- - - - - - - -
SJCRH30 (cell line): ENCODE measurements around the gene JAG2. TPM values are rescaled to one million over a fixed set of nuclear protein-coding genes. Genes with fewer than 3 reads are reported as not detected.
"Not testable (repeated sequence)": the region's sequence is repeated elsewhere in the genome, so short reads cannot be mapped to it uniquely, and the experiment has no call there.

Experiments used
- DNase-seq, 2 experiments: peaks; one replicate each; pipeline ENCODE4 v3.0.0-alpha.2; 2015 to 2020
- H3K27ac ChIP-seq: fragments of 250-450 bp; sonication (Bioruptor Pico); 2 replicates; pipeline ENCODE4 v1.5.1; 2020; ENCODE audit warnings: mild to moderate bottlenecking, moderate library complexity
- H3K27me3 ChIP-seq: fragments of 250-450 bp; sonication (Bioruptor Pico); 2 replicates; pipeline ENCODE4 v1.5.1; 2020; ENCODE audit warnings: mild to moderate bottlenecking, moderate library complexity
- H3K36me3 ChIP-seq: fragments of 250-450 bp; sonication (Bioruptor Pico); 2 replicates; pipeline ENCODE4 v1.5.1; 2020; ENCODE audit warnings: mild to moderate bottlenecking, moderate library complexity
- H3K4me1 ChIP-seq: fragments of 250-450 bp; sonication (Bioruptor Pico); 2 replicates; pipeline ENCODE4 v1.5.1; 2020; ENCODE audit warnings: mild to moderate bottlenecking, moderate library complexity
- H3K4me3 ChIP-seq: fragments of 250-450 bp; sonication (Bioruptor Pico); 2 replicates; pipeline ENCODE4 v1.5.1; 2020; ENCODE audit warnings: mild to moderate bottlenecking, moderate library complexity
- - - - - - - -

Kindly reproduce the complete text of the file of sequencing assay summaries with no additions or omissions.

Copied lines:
SJCRH30 (cell line): ENCODE measurements around the gene JAG2. TPM values are rescaled to one million over a fixed set of nuclear protein-coding genes. Genes with fewer than 3 reads are reported as not detected.
"Not testable (repeated sequence)": the region's sequence is repeated elsewhere in the genome, so short reads cannot be mapped to it uniquely, and the experiment has no call there.

Experiments used
- DNase-seq, 2 experiments: peaks; one replicate each; pipeline ENCODE4 v3.0.0-alpha.2; 2015 to 2020
- H3K27ac ChIP-seq: fragments of 250-450 bp; sonication (Bioruptor Pico); 2 replicates; pipeline ENCODE4 v1.5.1; 2020; ENCODE audit warnings: mild to moderate bottlenecking, moderate library complexity
- H3K27me3 ChIP-seq: fragments of 250-450 bp; sonication (Bioruptor Pico); 2 replicates; pipeline ENCODE4 v1.5.1; 2020; ENCODE audit warnings: mild to moderate bottlenecking, moderate library complexity
- H3K36me3 ChIP-seq: fragments of 250-450 bp; sonication (Bioruptor Pico); 2 replicates; pipeline ENCODE4 v1.5.1; 2020; ENCODE audit warnings: mild to moderate bottlenecking, moderate library complexity
- H3K4me1 ChIP-seq: fragments of 250-450 bp; sonication (Bioruptor Pico); 2 replicates; pipeline ENCODE4 v1.5.1; 2020; ENCODE audit warnings: mild to moderate bottlenecking, moderate library complexity
- H3K4me3 ChIP-seq: fragments of 250-450 bp; sonication (Bioruptor Pico); 2 replicates; pipeline ENCODE4 v1.5.1; 2020; ENCODE audit warnings: mild to moderate bottlenecking, moderate library complexity